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|Thursday, November 10, 2011|
By Emma Hall
Portland is temporarily closing Lownsdale and Chapman Squares to the public, the site where Occupy Portland demonstrators have been camped out for more than a month. At 12:01 a.m. Sunday Nov. 13, all people and property in the squares will be subject to enforcement of local laws, according to Portland Mayor Sam Adams. The parks will be closed for repair and to solve any remaining safety, health and crime problems. When the parks are reopened, they will be available for large speech events by permit only.
Adams and Police Chief Mike Reese held a press conference this morning to address Occupy Portland. Relations between the camp, local business owners and city politicians soured in the last few days, as the camp was plagued with problems including arrests for drugs, alcohol and violence. There have been two drug overdoses in the past week that required immediate resuscitation on site in the camp. Portland police arrested a suspect in the camp suspected of setting off a Molotov cocktail at the World Trade Center. Reported crime incidents, especially assaults, increased in and around the camp over the past five weeks.
Adams discussed the need to weigh the demonstrators' rights to free speech with the associated behaviors that come along with it. "I want to make it clear that this action is not an action against the Occupy Portland movement," Adams said. He complimented Occupy Portland organizers for bringing awareness to local homeless issues and for working peaceably with the city.
"I'm sure that this announcement might come with some disappointment or anger from some Occupy Portland participants," Adams said. He insisted the city of Portland would continue to use methodical, peaceful methods to avoid clashes with the protesters such as what happened in Oakland. Reese declined to talk about the police department's tactical plan.
"We will be prepared to make arrests, my preference is that we won't have to," Adams said.
Emma Hall is web editor for Oregon Business.
Friday, August 22, 2014
BY CLIFF HOCKLEY | OB GUEST CONTRIBUTOR
When business intersects with family, a host of situations can arise. Without a clear vision and careful planning, hard-earned investments can become stressful burdens.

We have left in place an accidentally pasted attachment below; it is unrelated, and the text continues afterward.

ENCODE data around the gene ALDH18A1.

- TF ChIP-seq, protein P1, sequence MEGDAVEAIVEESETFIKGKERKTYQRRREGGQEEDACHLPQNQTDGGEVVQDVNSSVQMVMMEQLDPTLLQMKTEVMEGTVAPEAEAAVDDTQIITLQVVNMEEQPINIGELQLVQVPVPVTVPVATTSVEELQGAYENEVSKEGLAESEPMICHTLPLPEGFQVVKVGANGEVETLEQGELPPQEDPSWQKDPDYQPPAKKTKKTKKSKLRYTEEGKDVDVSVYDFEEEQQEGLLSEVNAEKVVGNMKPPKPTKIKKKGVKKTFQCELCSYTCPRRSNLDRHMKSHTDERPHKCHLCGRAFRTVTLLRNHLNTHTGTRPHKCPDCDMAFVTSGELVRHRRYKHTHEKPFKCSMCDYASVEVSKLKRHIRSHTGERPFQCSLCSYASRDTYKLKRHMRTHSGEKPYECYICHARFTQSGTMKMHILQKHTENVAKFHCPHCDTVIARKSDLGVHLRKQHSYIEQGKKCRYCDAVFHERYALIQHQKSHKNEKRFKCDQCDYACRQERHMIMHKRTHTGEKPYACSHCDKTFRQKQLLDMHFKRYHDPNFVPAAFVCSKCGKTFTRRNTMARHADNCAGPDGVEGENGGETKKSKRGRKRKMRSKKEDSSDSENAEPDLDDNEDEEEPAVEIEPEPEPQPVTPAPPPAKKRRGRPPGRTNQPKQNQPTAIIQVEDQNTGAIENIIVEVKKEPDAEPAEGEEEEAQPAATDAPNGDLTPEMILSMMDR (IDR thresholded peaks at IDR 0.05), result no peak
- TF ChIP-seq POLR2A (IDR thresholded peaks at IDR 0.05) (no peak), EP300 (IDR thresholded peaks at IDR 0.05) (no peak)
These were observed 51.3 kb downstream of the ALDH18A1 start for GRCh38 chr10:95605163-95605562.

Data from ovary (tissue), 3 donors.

Tuesday, August 19, 2014
BY TOM COX | OB BLOGGER
Tom Cox interviews Steve Balzac, author of "Organizational Psychology for Managers."
Wednesday, August 20, 2014
By Kim Moore | OB Editor
The 2015 survey launched this week. It is open to for-profit private and public companies that have at least 15 full- or part-time employees in Oregon.
Thursday, July 31, 2014
BY MARY SPILDE | OB GUEST CONTRIBUTOR
Faced with the aftermath of the “great recession,” increasing concern about the environment and dwindling family wage jobs, we have some very important choices to make about our future.
Thursday, July 24, 2014
BY CLIFF HOCKLEY | OB GUEST CONTRIBUTOR
With the increasing retirements of Baby Boomers, a massive real estate shift has created a significant increase in demand for NNN properties. The result? Increased demand has triggered higher prices and lower yields.
Thursday, July 03, 2014
BY TED AUSTIN & MIKE BAELE | GUEST CONTRIBUTORS
The Office of Economic Analysis announced that Oregon is currently enjoying the strongest job growth since 2006. While this resurgence has been welcome, the lingering effects of the 2008 “Great Recession” continues to affect Oregon businesses, especially with regard to estate planning and business succession.
Tuesday, August 26, 2014
BY DEBRA RINGOLD | OP-ED CONTRIBUTOR
Why has six years become an acceptable investment in public undergraduate education that over-promises and underperforms?
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